I am faster in my minimalist shoes, that's for sure. Much of that is down to a conscious effort to increase cadence and adjust my posture. It doesn't yet feel completely natural but it's getting there. I 

I'm sure there's a good case for a more traditional approach. But I do see the logic in the argument for minimalist shoes so I'm willing to put in some effort. I'll listen to my body, and if it tells me there's something wrong then that's a bridge I'll cross when I come to it.

As for the worries about cost, well it's simple supply and demand theory coupled with economies of scale and every company has to make back it's R&D costs and give a healthy dividend to it's shareholders, otherwise 'what's the point?'.You don't have to buy the very latest - you can buy last season's tech at less than half the cost, so you absolutely have a choice about how much to spend.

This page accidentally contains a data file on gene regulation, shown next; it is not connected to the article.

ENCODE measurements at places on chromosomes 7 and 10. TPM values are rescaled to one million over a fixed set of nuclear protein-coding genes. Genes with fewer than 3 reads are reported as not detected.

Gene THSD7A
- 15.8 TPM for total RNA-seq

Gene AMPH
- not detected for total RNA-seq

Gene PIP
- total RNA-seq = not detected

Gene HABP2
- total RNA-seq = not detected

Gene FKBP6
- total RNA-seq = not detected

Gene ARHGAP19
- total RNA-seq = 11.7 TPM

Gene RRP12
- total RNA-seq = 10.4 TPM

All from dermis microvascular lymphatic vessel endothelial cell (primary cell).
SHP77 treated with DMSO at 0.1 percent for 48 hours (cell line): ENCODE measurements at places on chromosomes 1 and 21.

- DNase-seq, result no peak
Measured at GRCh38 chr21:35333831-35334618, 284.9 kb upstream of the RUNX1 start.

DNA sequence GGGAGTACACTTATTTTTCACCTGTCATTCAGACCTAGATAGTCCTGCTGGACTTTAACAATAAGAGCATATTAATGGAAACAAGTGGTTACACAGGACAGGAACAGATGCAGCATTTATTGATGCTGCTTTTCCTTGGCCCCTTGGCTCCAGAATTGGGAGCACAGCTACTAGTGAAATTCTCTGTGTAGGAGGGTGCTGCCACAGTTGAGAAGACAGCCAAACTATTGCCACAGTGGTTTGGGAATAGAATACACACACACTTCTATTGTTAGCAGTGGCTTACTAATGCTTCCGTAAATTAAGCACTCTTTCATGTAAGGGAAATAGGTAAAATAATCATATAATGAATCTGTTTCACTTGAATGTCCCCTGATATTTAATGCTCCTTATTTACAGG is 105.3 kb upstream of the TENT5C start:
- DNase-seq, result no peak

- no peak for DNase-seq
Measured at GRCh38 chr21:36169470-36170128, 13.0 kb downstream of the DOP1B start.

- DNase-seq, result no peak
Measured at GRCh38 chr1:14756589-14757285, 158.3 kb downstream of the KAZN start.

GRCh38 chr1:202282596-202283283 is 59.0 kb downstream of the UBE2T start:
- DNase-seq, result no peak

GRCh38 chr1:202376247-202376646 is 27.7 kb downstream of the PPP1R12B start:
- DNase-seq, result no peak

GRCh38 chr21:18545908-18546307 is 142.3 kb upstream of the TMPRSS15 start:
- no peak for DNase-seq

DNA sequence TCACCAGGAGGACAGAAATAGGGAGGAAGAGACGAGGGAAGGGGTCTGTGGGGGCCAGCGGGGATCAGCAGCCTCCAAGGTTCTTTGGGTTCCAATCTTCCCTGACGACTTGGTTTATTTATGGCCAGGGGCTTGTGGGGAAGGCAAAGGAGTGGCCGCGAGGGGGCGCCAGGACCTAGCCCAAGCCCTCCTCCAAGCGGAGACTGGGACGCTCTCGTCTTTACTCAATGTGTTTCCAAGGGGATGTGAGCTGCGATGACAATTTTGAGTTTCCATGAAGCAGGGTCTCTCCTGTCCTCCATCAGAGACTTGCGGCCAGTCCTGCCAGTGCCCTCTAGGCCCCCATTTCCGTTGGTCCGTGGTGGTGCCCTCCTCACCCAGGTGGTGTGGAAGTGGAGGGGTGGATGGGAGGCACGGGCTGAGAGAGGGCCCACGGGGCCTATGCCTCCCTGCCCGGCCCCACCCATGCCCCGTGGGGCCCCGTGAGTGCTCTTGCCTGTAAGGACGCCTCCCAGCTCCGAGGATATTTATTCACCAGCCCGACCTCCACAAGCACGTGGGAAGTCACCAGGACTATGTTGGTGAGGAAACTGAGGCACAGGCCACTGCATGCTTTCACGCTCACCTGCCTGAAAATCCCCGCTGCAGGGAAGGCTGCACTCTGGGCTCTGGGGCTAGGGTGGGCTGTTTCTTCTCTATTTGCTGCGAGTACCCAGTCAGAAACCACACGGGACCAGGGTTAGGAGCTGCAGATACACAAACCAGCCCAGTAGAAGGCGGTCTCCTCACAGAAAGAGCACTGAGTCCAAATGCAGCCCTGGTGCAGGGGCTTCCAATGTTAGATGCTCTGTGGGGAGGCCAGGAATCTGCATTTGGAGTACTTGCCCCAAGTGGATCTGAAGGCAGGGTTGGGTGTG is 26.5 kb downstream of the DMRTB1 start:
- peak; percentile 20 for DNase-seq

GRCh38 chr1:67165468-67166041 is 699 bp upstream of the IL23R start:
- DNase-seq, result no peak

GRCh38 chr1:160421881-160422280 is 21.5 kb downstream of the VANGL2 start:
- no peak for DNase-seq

18/09/2013 at 23:41

Snap, snap I bought a pair of VFF Bikilas earlier in the year and have run 4.5 miles in them - I decided as I had just started training for my first ever Marathon to leave them in the cupboard. 

M day is 29th September and was thinking about a week or 2 off running and then start easy running and get back into the Bikilas. My calves are pretty strong but, would I be able to train up to marathon distance in 12 months? I also have a pair of xeroshoes huaraches but was drunk when I cut them out lol